Once your dress has been professionally cleaned and returned, it’s imperative to look for a safe place in your house where it will be stored for years. Your preservationist will most likely return your dress in an appropriate storage container, like the ones mentioned below. If the dress is enclosed in a cardboard box, make sure that the box used has been chemically treated, as it is important that the dress is kept in acid-free and conservation-grade containers. Store the box in a dark and dry place, and be sure to open it twice or thrice a year to examine and air the gown.

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Photo by Kent Wong Photography

Common storage containers for wedding dress preservation:

• Acid-Free Box – If your preservationist can’t provide you with an acid-free box for your dress, you can do this on your own. Purchase an acid-free box and acid-free tissue paper from a professional dry cleaning company. Fold your gown to fit into the box and place acid-free tissue papers in between folds.

• Cedar Wood Chest – A cedar chest or closet is also a good place to store your gown away from light, while allowing enough space for it to breathe. Cedar wood is said to repel bugs, which makes it a popular method of preserving wedding dresses. However, keep in mind that your dress may smell like cedar wood after being stored for years.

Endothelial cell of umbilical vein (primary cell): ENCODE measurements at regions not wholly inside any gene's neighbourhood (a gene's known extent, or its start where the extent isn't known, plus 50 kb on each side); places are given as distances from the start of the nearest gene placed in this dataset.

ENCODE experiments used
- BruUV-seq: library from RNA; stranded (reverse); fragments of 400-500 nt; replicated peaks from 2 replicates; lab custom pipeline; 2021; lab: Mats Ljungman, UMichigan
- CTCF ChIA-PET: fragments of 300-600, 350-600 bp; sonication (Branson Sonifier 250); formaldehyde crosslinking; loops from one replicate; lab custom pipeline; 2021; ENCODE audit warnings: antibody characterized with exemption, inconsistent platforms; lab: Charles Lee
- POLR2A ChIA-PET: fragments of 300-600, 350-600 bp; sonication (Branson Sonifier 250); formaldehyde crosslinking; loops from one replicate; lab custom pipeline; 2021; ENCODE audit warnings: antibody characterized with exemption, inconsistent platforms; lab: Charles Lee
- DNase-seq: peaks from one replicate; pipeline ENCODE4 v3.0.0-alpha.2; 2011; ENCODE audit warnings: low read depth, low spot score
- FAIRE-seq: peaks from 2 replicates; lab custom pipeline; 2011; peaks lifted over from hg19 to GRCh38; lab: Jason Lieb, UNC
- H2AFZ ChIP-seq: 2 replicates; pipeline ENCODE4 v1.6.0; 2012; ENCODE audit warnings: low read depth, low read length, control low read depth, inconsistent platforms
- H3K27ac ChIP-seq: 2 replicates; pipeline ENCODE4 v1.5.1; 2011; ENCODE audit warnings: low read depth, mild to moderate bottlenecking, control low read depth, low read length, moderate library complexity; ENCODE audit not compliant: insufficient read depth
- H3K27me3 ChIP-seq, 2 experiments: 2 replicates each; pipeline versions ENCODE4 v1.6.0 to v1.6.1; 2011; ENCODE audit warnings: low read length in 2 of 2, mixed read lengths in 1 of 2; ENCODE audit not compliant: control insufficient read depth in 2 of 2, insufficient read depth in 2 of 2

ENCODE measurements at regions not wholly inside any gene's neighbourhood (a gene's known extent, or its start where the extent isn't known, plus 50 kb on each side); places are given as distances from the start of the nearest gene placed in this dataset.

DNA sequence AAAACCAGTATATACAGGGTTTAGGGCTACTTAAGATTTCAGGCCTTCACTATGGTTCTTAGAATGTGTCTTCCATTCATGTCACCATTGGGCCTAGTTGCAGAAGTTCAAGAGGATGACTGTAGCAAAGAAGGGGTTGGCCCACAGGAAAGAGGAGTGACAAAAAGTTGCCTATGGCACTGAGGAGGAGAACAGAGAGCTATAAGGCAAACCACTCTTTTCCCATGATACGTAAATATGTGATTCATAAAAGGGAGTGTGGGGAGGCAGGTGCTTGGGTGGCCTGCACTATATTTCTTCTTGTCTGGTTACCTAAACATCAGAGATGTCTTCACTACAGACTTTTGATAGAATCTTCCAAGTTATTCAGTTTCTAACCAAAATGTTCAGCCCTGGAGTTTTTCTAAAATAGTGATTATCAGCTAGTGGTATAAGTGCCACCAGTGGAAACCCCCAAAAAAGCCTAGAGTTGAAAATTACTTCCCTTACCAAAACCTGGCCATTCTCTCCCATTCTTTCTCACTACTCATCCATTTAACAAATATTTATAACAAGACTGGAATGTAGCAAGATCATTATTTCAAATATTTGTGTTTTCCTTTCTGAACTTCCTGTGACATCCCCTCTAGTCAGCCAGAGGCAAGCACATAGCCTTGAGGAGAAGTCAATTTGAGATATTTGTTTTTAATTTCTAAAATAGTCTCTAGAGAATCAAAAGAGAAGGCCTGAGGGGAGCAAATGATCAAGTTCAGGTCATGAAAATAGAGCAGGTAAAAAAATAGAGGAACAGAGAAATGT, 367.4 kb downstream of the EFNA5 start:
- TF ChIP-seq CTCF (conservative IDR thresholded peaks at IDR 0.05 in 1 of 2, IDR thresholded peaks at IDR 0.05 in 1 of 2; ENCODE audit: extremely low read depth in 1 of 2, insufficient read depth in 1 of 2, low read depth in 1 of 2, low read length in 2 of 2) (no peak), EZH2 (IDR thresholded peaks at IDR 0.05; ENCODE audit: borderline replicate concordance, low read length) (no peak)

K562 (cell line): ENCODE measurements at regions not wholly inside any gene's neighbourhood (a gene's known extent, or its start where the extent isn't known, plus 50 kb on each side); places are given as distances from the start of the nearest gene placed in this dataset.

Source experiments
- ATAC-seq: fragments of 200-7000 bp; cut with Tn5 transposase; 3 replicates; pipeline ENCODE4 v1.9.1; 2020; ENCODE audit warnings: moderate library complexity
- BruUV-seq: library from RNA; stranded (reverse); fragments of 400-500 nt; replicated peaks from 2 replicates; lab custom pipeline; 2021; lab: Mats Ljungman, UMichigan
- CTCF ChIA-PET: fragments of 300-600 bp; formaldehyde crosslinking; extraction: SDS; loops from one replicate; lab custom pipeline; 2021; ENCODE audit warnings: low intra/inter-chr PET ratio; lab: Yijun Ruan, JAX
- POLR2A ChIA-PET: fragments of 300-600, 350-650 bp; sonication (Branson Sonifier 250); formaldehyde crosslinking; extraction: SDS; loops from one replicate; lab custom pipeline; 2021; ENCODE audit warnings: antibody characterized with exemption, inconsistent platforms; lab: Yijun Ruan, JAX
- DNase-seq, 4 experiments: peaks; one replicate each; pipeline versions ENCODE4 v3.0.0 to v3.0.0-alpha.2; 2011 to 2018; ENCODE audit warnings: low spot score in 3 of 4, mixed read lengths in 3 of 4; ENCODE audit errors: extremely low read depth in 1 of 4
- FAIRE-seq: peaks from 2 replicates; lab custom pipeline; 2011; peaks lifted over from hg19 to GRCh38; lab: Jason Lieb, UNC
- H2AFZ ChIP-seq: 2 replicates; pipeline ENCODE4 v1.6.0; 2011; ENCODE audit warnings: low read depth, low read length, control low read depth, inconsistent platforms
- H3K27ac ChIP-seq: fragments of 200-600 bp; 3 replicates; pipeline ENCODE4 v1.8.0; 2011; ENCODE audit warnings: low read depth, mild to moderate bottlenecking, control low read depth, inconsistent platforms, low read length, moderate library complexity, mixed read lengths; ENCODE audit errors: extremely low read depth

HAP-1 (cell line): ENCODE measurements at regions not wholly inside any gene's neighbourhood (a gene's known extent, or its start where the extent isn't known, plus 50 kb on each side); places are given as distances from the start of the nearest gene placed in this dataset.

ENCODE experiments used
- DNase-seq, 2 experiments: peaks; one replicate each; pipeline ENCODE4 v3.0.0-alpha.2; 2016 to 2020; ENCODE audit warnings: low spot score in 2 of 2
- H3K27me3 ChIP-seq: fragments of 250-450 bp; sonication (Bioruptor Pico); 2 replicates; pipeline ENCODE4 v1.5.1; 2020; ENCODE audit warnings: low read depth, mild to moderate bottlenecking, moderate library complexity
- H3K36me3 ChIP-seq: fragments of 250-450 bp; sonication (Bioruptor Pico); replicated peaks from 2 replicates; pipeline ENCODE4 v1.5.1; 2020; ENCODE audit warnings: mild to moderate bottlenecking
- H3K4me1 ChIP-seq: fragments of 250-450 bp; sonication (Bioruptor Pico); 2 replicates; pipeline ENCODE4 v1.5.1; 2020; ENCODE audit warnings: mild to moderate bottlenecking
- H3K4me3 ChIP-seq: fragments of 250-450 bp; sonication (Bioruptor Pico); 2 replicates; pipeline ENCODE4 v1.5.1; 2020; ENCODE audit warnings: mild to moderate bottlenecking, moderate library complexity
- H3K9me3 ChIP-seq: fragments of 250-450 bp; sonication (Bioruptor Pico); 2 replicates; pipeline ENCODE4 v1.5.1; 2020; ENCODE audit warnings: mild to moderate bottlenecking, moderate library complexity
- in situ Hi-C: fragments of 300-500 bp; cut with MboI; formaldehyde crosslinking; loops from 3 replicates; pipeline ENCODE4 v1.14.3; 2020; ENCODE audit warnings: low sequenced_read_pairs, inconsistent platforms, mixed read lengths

• Garment bag – Most professional cleaners use garment bags in returning garments to clients, but this isn’t the type of bag you should be using. Garment bags for wedding dresses should be breathable and acid-free, which is ideal for long-term storage. This is also the best method to avoid permanent creases and growth of mildew.

Whether you’re planning to make your dress an heirloom piece or not, it pays to have your bridal gown professionally preserved. Also, it is important to look for the best storage container and spot to store your dress. If you take care of your dress well, there’s no reason why your daughter can’t wear it on her most special day.

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Photo by Annabel Law Productions